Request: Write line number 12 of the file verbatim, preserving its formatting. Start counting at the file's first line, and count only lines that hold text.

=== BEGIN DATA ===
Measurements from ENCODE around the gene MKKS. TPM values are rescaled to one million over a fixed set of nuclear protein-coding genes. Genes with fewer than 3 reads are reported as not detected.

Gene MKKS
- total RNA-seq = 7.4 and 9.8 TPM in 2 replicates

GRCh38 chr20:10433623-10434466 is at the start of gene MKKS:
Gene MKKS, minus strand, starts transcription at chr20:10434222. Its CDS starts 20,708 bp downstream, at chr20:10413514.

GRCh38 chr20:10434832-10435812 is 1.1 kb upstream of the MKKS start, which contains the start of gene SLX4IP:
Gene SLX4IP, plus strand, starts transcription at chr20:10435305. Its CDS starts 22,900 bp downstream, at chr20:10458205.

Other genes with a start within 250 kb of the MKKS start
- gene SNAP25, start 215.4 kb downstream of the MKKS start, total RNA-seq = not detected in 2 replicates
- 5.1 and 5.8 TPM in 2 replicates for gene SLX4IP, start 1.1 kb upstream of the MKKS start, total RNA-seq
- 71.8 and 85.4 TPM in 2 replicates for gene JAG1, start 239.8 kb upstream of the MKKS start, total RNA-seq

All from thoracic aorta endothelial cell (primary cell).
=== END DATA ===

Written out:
All from thoracic aorta endothelial cell (primary cell).